Mid-Life Crisis or Opportunity? It’s Your Choice!

midlifecrisis“Be on the alert to recognize your prime at whatever time of life it may occur.” ~ Muriel Spark

At a recent gathering, I asked someone for the time as it was too dark to see my watch clearly and I did not have my cell phone handy for a quick check. “No one wears watches anymore. That makes you sound so old,” she pronounced. While I suspect people in droves are not tossing out their designer timepieces or condemning them to a junk drawer, her snippy observation gave me pause to absorb her words. Manners aside, I really do not care how you access the information; in this case it was a simple request for the time. Use a sundial if it suits you better but it was my reaction to being thought of as OLD that was noteworthy. Could one simple comment begin a rapid spiral of negative thinking or was something else available to me if I could step back and notice its impact?

Mid-life and the process of aging can take many of us by surprise. In fact, it can feel like a much faster trip than we planned for and not the ticket we intended to purchase…yet. In our youth oriented environment, growing older is not as honored as it is in some cultures. It may be a time for feeling marginalized; like someone who should take up less space, leaving room for the next generation, those who are energized with fresh ideas to lead.

On the other hand, at a recent workshop I conducted, participants were asked to name four words that best described “aging”. The responses were fast and furious, underscoring the negatives they associated with the word. As these descriptors were recorded, I suggested we look beyond our initial reaction and consider the following choices like:
• Wisdom
• Character
• Strength
• Confidence

How did that feel? It was as if a light switch had been flipped on and from this newly positive perspective, we were able to collaboratively fill pages with many more words that were energizing and a reflection of the pronounced shift in thinking.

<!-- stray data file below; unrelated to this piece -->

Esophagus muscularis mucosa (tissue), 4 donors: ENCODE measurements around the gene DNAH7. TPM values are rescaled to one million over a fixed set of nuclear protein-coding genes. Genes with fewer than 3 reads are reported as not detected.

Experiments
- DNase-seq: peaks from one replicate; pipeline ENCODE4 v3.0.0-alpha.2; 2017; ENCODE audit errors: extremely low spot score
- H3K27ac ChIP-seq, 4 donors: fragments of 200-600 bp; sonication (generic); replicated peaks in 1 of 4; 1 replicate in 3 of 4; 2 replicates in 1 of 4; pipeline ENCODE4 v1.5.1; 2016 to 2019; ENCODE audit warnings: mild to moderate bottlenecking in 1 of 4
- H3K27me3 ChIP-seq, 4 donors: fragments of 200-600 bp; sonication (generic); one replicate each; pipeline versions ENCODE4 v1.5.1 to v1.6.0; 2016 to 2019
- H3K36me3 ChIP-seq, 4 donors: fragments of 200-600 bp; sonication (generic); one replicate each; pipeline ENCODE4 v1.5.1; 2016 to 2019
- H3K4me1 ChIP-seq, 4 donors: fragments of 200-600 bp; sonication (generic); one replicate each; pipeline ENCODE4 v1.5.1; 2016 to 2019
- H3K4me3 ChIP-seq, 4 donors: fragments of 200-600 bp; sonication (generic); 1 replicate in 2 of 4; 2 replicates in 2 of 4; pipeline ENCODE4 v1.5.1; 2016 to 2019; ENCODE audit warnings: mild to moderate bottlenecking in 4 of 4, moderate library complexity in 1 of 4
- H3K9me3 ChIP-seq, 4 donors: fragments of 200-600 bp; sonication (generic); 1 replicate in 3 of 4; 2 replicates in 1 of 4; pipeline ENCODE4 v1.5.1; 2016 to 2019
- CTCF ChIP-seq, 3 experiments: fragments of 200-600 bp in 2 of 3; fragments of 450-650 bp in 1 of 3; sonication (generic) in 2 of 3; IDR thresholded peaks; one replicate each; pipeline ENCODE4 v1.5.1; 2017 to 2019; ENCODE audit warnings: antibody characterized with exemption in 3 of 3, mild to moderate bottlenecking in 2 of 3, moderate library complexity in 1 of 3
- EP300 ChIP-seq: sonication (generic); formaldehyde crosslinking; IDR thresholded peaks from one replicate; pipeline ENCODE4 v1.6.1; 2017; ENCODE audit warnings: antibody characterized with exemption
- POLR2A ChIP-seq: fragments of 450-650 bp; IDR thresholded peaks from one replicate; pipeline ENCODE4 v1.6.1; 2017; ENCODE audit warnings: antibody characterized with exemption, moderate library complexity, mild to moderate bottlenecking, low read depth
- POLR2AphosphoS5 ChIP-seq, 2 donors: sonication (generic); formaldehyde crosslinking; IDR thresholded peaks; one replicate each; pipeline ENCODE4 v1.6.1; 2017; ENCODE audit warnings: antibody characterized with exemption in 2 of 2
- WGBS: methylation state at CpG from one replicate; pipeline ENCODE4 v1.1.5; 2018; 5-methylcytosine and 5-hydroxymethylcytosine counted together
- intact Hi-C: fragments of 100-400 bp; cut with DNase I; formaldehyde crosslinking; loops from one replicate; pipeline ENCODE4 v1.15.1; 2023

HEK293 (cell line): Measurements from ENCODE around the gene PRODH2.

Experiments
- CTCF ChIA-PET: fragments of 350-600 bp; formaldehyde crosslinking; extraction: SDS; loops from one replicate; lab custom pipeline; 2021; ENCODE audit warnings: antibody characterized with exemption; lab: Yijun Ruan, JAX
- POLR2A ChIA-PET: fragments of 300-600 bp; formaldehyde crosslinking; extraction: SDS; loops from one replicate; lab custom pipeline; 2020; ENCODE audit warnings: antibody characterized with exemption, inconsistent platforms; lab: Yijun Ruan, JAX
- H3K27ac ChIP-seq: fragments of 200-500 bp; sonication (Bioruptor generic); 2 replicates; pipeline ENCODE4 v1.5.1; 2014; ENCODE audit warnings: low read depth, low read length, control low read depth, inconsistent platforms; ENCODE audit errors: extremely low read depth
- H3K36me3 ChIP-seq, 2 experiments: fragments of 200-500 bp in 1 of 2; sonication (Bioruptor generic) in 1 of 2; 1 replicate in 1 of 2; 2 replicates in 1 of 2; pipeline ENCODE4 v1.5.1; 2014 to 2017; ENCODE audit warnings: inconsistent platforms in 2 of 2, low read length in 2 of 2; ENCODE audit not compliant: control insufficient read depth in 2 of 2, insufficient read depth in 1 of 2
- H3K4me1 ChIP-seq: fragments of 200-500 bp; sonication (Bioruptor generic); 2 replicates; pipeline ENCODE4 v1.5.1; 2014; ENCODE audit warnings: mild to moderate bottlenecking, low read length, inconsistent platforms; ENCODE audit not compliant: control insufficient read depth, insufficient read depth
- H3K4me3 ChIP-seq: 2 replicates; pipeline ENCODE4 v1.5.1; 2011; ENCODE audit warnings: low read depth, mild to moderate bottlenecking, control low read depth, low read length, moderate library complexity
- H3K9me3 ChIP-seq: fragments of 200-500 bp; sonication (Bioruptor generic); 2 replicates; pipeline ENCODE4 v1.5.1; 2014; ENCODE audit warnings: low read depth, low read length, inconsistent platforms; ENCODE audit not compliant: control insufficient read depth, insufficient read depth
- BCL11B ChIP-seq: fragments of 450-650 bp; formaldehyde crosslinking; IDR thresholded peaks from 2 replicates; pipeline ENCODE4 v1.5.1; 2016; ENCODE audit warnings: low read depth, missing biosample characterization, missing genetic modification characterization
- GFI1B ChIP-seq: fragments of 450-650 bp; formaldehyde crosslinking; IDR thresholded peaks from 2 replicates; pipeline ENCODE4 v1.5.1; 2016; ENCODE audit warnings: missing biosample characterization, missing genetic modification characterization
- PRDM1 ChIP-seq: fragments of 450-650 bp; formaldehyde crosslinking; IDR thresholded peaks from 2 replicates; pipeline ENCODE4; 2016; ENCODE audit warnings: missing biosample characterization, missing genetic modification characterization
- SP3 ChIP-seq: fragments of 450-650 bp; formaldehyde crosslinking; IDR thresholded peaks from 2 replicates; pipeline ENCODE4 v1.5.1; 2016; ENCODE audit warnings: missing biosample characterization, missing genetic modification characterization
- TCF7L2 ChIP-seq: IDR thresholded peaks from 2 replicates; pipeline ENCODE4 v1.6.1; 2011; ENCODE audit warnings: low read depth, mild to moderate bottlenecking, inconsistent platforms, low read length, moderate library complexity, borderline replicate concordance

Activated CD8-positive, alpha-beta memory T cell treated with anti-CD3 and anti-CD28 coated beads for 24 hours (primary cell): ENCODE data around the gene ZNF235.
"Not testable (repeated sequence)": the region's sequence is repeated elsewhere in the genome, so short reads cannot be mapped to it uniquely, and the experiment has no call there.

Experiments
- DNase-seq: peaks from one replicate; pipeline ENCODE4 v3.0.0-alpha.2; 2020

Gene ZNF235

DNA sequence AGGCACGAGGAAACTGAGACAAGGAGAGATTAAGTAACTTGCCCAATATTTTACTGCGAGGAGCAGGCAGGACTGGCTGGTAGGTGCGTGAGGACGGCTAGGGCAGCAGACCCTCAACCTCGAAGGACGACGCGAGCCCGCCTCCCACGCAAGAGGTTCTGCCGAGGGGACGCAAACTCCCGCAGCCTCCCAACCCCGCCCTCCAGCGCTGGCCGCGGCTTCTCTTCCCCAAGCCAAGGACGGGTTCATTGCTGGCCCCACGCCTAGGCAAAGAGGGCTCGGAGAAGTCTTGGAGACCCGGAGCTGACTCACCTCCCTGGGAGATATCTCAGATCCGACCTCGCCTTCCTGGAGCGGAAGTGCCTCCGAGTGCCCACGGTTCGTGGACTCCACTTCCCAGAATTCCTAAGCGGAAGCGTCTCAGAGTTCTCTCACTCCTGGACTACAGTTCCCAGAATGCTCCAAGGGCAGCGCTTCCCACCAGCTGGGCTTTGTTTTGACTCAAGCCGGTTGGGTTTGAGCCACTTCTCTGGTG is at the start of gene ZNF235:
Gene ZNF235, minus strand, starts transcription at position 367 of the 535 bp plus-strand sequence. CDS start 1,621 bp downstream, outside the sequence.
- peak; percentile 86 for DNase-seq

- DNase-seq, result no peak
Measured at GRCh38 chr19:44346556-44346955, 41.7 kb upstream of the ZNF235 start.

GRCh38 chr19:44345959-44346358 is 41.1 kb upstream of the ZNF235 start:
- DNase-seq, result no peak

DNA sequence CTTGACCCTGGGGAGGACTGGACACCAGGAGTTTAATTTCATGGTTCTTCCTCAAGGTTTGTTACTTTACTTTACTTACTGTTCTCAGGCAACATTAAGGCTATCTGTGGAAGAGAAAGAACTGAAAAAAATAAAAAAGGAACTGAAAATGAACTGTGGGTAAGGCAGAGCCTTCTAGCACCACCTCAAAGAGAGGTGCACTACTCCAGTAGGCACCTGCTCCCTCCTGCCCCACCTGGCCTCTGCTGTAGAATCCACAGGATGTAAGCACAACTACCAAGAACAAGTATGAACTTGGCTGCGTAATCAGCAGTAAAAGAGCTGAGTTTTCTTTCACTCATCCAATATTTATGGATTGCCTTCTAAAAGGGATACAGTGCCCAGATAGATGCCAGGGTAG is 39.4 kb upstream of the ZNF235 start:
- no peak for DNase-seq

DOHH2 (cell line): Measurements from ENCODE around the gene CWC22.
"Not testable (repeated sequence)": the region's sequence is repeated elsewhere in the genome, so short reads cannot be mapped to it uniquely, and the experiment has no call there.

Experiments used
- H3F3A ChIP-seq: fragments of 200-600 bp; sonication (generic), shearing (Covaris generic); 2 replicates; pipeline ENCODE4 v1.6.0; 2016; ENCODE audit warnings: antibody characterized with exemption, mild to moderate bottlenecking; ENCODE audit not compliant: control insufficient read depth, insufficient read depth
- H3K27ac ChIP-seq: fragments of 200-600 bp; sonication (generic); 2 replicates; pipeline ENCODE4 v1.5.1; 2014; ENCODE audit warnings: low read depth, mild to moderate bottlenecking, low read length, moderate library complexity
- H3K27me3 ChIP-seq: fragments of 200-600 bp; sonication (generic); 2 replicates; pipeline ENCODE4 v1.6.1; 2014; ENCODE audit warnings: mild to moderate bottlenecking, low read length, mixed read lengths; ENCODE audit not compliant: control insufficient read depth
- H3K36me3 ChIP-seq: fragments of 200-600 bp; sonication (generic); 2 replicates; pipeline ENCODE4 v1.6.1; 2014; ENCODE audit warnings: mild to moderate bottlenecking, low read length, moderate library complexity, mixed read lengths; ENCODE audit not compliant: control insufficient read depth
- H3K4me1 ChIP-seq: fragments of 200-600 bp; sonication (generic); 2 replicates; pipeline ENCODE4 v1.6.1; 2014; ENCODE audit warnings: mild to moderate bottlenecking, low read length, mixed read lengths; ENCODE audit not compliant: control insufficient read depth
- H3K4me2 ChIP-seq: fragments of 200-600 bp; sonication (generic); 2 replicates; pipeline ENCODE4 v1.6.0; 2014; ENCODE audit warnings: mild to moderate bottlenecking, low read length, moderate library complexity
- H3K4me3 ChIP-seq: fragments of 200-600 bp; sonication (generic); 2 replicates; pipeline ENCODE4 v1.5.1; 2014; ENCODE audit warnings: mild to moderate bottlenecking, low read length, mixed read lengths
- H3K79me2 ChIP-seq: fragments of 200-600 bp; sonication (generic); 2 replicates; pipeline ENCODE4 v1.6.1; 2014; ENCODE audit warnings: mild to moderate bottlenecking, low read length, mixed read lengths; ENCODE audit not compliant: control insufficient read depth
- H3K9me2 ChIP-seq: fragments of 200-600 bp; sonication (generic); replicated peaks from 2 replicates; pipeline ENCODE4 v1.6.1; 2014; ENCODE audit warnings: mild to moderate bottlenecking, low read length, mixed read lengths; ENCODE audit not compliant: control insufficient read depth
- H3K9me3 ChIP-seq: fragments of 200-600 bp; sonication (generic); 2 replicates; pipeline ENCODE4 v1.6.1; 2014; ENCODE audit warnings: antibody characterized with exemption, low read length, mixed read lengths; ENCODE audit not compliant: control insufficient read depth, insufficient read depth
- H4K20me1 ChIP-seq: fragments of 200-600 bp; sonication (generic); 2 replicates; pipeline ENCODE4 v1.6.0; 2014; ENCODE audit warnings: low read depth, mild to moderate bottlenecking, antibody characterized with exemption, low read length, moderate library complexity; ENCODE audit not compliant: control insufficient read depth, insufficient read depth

The words you choose are very important. They can empower you as much as they can weaken you. Words can be used to create clarity or confusion; crisis or opportunity; motivation or disinterest. They are powerful tools with which you can shape your life. As always, it is your choice.

• Select a word at the beginning of each day as a focus for the day
• Notice the language you use positively or negatively
• Become aware of your choices and how you can influence others by making conscious selections


Lighten Up

A young woman steps into the elevator moments before her boss does. Earlier that day, she had delivered what she thought was a well received presentation to her team. No acknowledgement is made on the ride to the lobby. Our junior executive jump-starts the following silent dialogue as the car descends:

• I blew the talk
• I embarrassed myself and my team
• I shouldn’t have volunteered to present
• I’ll never be promoted
• I hate this job
• I should have gone to medical school
• I’m too old now
• My husband never supported my dream
• I’m asking for a divorce when I get home

An extreme reaction? Perhaps, and yet how many times have we had an over the top response to the perceived behavior of someone else? If so, you are not alone and while we can snicker at the very detailed internal responses in the previous example, this negative self-talk took mere seconds from beginning to end. How many times in the course of the day do you engage in other sorts of negative thinking that in the long term is like a slow, toxic drip? Keep in mind that the average person has over 10,000 thoughts in a 24-hour period.

There is no evidence in this encounter that her boss’s behavior could have been attributed to a poor performance by our presenter. In fact, she was preoccupied with other pressing issues and completely unaware of her fellow elevator riders. According to Ben Battner, author of The Blame Game, “For most people, the fear of being blamed looms larger than the hope of getting credit. This means that in an attempt to avoid risk, people often make the wrong choice- or no choice at all.”

So, how can mini dramas like this be short circuited in the future? We can take deliberate steps to prevent our minds from getting hijacked by pessimism, muffle the inner naysayer and identify the source.
• Slow down…you are not powerless
• Ask yourself why you are feeling so sensitive at that moment
• Is your reaction reasonable based on the facts or a fall back habit?
• Identify someone you can share this with for reliable feedback
• Slow down…you can change your self-talk

©2013 MWeisner, All rights reserved